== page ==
Written by Eddie and Glen, and sung by Olivia, My Father’s Daughter is Flag Day’s central track, and kicks off the record with its thesis statement. The music is slow, stately, and mournful, but it’s not sad or depressing for the weathered, enduring love underneath it. It’s a warm hug at a funeral, a promise between survivors not to lose each other. The overall composition is more scenic than atmospheric – the dusty small town feel, with its sense of decline, abandonment, and stubborn pride, is palpable.

There is a shaky determination in Olivia’s performance, a willingness to be vulnerable and at risk, without faith in an eventual payoff, because of some foundational, emotional connection that cannot be explained and requires no justification. The melody is lovely, delicate, uncertain, and the lyrics portray what must be an immensely complicated relationship. The opening verse captures how tentative and unreliable, even unknowable, the father is:

“Out beyond the reaches
Rare as a blood moon, you show, then cover up your tracks
And through the thinning branches
I watched your taillights turn
And wondered if you're ever coming back”

And we learn early on this is not a good man, as she sings “Trouble came to find you/shadowed into every word and deed ‘til it got you in its spell.”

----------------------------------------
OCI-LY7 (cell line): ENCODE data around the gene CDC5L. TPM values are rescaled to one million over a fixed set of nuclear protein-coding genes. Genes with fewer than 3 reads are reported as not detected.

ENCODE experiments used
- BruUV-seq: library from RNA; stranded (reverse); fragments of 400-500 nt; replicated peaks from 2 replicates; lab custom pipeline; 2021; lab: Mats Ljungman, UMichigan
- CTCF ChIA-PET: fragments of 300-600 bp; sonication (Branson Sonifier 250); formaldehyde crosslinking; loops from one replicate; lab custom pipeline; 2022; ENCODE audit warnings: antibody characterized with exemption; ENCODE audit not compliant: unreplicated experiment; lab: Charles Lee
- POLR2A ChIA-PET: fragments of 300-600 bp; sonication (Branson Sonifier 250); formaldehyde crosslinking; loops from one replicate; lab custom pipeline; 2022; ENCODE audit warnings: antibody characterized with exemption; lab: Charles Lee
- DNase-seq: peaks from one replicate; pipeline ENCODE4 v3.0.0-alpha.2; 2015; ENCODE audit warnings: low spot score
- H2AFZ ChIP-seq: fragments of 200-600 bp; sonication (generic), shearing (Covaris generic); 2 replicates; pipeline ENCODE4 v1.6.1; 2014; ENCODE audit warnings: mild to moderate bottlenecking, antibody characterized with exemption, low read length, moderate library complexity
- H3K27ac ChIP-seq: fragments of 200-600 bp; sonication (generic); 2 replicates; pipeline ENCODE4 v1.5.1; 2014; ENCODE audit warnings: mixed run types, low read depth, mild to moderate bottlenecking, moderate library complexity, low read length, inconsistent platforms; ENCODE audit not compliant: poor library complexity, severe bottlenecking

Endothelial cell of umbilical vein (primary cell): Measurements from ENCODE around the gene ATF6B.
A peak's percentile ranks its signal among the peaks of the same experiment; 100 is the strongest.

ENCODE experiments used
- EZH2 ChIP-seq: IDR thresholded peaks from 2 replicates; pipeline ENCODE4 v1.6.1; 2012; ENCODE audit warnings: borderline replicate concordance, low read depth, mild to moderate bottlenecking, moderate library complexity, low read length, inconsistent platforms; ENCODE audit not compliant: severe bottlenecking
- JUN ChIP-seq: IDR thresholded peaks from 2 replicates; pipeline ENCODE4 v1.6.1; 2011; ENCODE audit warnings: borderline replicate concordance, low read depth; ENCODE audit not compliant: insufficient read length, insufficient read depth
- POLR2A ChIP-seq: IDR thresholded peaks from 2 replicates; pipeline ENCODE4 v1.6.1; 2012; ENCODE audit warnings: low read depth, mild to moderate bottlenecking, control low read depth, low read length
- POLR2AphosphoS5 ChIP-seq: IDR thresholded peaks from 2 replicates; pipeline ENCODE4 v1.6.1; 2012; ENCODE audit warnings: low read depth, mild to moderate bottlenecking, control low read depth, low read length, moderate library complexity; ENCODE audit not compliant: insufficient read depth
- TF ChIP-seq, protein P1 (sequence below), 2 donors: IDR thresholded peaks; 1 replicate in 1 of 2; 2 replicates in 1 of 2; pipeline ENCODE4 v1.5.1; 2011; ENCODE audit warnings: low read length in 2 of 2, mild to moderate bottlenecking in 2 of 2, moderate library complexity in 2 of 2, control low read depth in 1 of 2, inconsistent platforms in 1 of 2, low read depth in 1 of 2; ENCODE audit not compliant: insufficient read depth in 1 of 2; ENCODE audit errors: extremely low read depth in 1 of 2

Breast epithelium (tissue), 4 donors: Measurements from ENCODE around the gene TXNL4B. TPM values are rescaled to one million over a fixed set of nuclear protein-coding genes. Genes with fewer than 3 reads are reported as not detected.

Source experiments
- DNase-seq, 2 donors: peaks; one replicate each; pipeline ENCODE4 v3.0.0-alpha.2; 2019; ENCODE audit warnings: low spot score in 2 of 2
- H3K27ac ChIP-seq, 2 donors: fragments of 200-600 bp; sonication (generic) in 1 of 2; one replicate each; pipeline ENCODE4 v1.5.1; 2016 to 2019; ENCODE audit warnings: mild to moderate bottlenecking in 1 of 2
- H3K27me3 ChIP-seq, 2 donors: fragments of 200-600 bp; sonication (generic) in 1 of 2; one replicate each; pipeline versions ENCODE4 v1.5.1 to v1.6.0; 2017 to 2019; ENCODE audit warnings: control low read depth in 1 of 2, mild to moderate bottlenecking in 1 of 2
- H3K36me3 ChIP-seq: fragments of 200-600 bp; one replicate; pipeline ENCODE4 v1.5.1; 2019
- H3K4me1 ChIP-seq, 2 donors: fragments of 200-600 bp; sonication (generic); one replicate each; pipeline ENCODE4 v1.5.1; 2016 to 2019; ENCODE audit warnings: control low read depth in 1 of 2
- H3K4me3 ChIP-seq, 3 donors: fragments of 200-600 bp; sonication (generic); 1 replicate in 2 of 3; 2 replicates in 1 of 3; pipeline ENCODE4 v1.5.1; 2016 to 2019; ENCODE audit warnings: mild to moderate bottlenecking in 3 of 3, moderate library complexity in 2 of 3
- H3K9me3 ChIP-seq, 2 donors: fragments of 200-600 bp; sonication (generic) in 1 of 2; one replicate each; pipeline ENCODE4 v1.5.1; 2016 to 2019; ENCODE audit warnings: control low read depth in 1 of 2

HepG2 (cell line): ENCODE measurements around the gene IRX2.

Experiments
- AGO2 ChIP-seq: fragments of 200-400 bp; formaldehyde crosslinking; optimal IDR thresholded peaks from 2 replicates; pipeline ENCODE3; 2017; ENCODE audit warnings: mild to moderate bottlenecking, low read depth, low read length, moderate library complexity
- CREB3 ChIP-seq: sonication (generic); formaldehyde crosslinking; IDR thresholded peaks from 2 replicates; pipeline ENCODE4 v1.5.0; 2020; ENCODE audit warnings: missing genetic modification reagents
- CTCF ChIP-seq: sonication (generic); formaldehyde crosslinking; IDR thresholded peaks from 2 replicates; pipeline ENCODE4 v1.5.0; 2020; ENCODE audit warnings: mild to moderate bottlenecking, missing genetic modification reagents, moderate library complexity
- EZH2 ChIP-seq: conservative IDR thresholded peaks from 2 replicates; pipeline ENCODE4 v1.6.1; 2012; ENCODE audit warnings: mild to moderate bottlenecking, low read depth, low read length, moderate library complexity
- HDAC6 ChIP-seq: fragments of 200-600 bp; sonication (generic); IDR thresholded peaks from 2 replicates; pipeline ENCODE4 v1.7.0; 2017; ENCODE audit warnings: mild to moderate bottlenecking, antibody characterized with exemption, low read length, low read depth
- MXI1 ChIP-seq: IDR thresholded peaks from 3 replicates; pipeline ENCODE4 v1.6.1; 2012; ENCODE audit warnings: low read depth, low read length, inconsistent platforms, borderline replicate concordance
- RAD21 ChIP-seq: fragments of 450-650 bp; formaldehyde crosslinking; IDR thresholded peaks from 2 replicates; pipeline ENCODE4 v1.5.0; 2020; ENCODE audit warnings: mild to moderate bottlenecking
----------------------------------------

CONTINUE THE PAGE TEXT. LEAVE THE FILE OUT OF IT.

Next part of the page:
But despite it all, there is a quiet inevitability to her loyalty. Lyrics like “they can go to hell” or even “never gonna leave him. Despite the rights or wrongs I got you and I hope that you know” aren’t given any particular emphasis (which isn’t to say they aren’t well delivered – just that they don’t become flashpoint moments in the song). There’s no catharsis – just the presentation of fact. It’s what gives the song, and the idea, its power. There aren’t really choices here. One doesn’t choose their family (at least within the logic of the song). The connection simply is, and defines us by the brute fact of its existence. “I am my father’s daughter, come hell or high water.”


The title track marks Eddie’s first vocal, another logical point of entry. It’s another slow burner, drenched in Americana (even the titular holiday is something you can only imagine getting celebrated in a small rural town). Flag Day is a character study of the father, and it’s not particularly flattering. It captures his transient nature, the self-serving wanderlust, the start-stop nature of his relationship with the daughter, but doesn’t defend or justify it. It just describes. The ambiguity of the songs relationship to the father enhances it and is in line with My Father’s Daughter. It doesn’t lionize or condemn him. He is who he is, and the songs refuse to judge. It can’t. The complexity of the relationship is such that it cannot be fully understood by anyone outside of it. It’s a mature choice and fits well with Eddie’s larger sensibilities. He is at his best as a writer and performer when he focuses on capturing the emotional complexity of a relationship, rather than evaluating it.